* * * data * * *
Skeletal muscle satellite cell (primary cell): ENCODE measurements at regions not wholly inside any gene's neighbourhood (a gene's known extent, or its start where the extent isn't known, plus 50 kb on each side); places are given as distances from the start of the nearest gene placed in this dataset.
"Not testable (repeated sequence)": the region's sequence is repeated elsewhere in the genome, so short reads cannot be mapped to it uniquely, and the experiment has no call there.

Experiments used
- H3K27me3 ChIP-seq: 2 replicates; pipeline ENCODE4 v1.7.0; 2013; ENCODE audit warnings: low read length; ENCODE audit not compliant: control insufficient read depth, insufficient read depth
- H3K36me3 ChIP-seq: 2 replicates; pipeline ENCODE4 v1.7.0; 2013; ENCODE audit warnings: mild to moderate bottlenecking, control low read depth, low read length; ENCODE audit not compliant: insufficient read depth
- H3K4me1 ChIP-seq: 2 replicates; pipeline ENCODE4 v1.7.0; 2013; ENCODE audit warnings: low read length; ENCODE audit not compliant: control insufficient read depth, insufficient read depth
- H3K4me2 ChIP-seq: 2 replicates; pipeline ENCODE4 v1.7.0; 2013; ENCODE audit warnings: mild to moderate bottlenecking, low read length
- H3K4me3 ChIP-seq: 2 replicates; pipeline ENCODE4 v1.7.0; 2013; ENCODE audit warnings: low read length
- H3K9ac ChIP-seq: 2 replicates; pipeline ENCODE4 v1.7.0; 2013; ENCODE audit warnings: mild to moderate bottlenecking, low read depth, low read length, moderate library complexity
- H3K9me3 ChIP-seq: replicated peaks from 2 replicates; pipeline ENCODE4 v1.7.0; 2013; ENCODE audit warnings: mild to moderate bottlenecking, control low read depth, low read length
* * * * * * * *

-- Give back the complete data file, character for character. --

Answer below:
Skeletal muscle satellite cell (primary cell): ENCODE measurements at regions not wholly inside any gene's neighbourhood (a gene's known extent, or its start where the extent isn't known, plus 50 kb on each side); places are given as distances from the start of the nearest gene placed in this dataset.
"Not testable (repeated sequence)": the region's sequence is repeated elsewhere in the genome, so short reads cannot be mapped to it uniquely, and the experiment has no call there.

Experiments used
- H3K27me3 ChIP-seq: 2 replicates; pipeline ENCODE4 v1.7.0; 2013; ENCODE audit warnings: low read length; ENCODE audit not compliant: control insufficient read depth, insufficient read depth
- H3K36me3 ChIP-seq: 2 replicates; pipeline ENCODE4 v1.7.0; 2013; ENCODE audit warnings: mild to moderate bottlenecking, control low read depth, low read length; ENCODE audit not compliant: insufficient read depth
- H3K4me1 ChIP-seq: 2 replicates; pipeline ENCODE4 v1.7.0; 2013; ENCODE audit warnings: low read length; ENCODE audit not compliant: control insufficient read depth, insufficient read depth
- H3K4me2 ChIP-seq: 2 replicates; pipeline ENCODE4 v1.7.0; 2013; ENCODE audit warnings: mild to moderate bottlenecking, low read length
- H3K4me3 ChIP-seq: 2 replicates; pipeline ENCODE4 v1.7.0; 2013; ENCODE audit warnings: low read length
- H3K9ac ChIP-seq: 2 replicates; pipeline ENCODE4 v1.7.0; 2013; ENCODE audit warnings: mild to moderate bottlenecking, low read depth, low read length, moderate library complexity
- H3K9me3 ChIP-seq: replicated peaks from 2 replicates; pipeline ENCODE4 v1.7.0; 2013; ENCODE audit warnings: mild to moderate bottlenecking, control low read depth, low read length